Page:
Thanks to ABRAMS Kids, Amulet Books, and NetGalley for an opportunity to read this book in exchange for an honest review.
This book and I didn’t really get along that well. However, before I get into that part of the review, I wanted to say that even though I’m not giving Goose an excellent rating, it did keep me entertained in that I wanted to find out what happened next. Also, although I could somewhat tell what the climactic portion was going to involve, the actual severity of what occurred took me by surprise — which is a good thing.
I had three main problems with Goose.
First: This entire book is full of telling, rather than showing. The first half of the book I kept hoping that it would change the further I went, but no luck.
Second: Although the problems encountered by Flo and Renee are likely enough (I guess?) to actually happen in the real world, I hated the preachiness and heavy-handed use of “life lessons.” For example:
“…I’m beginning to learn that being an adult is hard work and full of tough decisions, and that you don’t always make the right ones. The most important thing is that you learn from your mistakes, and make up for them as best as you can when you get the chance.” – Renee (91%).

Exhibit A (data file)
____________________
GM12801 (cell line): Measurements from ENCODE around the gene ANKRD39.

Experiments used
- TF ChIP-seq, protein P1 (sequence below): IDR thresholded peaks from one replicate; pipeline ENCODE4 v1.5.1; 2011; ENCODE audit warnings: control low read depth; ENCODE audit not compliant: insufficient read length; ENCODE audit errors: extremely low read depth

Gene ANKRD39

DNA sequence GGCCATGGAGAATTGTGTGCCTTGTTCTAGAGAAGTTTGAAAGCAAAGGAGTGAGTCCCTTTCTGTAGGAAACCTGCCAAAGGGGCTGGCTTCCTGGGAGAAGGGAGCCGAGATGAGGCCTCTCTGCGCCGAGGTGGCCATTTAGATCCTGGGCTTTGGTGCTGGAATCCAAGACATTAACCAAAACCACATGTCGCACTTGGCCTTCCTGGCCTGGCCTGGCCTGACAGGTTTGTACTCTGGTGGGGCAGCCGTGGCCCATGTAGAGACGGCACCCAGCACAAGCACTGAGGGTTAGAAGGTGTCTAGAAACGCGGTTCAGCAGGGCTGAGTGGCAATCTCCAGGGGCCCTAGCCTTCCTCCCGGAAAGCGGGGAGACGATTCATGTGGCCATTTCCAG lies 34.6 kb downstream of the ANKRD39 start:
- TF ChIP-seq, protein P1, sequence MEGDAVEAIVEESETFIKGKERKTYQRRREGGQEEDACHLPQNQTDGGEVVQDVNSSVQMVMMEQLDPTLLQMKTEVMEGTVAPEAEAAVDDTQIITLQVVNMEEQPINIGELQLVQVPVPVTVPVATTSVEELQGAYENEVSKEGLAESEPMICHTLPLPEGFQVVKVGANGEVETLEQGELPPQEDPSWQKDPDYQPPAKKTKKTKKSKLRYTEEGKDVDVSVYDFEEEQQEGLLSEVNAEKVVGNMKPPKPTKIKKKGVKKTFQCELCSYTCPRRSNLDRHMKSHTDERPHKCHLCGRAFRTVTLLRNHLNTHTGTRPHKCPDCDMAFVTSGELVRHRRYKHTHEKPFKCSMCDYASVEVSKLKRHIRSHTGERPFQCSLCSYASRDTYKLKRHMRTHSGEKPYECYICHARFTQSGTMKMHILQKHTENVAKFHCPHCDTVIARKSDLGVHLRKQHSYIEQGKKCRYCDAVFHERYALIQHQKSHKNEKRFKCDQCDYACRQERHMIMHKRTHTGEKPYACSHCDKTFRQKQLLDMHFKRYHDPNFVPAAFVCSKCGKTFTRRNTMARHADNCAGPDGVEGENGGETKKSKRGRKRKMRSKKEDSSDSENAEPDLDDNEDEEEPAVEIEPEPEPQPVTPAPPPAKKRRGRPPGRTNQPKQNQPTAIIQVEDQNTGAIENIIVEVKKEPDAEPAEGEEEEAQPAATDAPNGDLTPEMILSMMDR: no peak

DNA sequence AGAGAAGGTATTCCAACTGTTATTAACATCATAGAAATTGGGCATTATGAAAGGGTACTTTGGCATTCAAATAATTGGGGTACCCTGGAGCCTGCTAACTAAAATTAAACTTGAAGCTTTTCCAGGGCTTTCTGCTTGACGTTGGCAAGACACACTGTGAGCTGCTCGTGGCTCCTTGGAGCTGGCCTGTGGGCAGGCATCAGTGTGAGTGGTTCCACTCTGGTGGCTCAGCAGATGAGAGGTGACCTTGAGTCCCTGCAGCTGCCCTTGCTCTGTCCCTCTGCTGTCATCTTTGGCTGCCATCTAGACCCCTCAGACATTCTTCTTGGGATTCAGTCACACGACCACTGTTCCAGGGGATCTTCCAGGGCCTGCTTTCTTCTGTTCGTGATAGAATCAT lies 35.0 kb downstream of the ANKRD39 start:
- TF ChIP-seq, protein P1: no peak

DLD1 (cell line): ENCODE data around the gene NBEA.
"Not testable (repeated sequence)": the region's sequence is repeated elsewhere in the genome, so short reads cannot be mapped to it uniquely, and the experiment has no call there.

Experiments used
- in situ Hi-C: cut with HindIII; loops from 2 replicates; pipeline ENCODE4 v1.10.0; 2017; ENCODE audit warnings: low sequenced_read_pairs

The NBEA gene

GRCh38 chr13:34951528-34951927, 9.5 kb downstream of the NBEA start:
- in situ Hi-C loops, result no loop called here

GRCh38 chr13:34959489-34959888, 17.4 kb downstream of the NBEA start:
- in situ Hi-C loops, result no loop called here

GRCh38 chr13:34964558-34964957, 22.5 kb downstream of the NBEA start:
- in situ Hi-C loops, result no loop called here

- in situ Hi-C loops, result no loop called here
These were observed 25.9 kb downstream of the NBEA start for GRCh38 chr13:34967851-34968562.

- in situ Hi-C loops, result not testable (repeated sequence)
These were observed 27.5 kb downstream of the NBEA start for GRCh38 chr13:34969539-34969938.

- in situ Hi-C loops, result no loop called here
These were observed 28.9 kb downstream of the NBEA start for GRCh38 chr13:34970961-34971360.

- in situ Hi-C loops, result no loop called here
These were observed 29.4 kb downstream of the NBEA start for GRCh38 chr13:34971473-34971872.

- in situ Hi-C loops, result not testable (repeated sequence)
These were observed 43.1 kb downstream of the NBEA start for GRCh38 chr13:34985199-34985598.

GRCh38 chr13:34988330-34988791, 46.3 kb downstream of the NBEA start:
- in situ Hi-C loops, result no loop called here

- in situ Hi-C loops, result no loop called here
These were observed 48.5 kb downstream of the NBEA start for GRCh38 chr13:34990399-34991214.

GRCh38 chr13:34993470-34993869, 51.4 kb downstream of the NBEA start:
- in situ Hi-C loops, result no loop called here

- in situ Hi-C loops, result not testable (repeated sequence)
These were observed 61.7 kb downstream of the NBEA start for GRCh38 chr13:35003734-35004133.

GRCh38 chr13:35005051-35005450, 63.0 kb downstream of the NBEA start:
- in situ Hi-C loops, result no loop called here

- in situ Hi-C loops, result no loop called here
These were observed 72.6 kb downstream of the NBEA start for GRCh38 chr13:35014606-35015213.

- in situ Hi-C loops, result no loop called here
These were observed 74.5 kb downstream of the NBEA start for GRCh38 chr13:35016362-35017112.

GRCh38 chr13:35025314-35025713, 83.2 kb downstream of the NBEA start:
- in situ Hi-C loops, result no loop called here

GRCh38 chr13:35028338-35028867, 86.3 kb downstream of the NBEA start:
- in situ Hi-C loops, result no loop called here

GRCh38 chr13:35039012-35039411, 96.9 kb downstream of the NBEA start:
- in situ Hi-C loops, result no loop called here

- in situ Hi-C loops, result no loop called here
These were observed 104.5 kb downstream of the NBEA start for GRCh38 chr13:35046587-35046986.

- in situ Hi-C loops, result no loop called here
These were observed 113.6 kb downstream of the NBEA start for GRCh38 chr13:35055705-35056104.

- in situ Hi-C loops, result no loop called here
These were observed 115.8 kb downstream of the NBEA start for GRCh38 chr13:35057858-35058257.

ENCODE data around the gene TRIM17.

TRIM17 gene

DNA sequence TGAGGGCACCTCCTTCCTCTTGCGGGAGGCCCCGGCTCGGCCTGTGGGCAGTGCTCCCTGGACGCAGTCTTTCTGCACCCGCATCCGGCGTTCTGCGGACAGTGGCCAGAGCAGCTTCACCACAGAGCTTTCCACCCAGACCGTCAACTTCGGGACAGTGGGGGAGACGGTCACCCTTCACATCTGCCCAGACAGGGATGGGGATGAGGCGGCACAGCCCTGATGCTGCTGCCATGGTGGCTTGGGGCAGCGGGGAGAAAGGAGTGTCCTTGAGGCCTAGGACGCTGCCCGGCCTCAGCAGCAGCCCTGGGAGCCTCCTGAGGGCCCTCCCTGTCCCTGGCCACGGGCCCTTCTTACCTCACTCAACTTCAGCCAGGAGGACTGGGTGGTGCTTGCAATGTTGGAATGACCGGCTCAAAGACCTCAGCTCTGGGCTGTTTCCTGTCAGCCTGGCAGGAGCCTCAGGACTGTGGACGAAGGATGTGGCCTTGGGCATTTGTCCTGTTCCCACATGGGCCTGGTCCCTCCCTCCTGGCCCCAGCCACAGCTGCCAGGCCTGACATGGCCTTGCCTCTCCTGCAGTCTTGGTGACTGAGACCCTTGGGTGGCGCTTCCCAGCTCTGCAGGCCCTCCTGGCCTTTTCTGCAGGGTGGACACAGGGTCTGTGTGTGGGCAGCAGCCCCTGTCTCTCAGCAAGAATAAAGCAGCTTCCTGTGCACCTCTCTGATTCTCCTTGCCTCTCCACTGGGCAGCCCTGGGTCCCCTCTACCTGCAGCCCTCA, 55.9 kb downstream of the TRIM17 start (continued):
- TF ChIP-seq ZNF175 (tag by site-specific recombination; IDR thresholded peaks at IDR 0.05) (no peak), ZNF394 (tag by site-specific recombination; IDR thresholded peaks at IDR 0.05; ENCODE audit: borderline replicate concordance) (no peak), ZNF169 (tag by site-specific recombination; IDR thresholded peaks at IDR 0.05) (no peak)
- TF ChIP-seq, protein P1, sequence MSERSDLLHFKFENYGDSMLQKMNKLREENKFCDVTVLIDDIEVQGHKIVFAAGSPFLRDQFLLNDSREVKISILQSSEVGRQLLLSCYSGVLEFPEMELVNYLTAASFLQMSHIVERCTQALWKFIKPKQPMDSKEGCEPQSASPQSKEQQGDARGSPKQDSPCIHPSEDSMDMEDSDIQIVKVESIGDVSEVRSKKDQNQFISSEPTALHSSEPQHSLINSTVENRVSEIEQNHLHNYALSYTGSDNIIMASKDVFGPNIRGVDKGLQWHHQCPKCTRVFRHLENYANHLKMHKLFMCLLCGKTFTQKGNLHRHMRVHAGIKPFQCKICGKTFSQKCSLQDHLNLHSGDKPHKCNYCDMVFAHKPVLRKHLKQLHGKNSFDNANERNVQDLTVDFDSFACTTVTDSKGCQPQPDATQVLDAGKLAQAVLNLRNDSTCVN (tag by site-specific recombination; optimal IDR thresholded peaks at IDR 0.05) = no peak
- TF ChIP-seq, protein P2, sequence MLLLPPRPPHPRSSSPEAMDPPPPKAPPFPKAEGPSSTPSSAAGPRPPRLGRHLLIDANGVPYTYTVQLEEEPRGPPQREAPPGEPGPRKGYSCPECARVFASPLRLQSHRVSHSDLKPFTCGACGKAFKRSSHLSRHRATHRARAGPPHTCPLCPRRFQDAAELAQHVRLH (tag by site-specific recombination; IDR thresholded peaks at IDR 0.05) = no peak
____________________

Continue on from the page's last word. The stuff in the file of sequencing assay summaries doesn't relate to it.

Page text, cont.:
And here’s another example of preachiness (as well as stereotyping, which I’ll get to in point number 3):
I swallow the urge to ask her not to use words like “slut” in church, but I’m sure God will forgive her loose tongue considering the circumstances.” – Flo (89%).
Third: Stereotyping. Flo starts attending church about halfway through the book and what Flo says and does (as well as how Renee responds) is very stereotypical. Flo gets involved with some other Christian teens/young adults from her church, which are basically fanatical, almost cult-like. One of the Christian guys has a rock band, and Flo is blown away by the concept of there being Christian rock bands!!11!!. Umm… okay? This was supposed to take place in 1997… and there have been Christian rock bands since the 1970s and 1980s. By the 1990s Christian rock music was really taking off. Anyway, tangent. I don’t know — as a Christian myself, it’s hard for me to be objective about this — but take the above quote (where Flo doesn’t like Renee using words like “slut” in church). Flo objects to that, yet she wants to get laid ASAP and doesn’t want to wait for marriage (and thinks that those who do are crazy)? I… don’t understand the logic. But then again, that might be my own personal bias getting in the way.
However, all of my complaints aside, I noticed that this is the second in a series, and that the first book seemed to be much better liked than this one. I may pick up the first book, and keep Dawn O’Porter on my radar for other books, since there was enough in this book that I liked to make me be willing to give her books another chance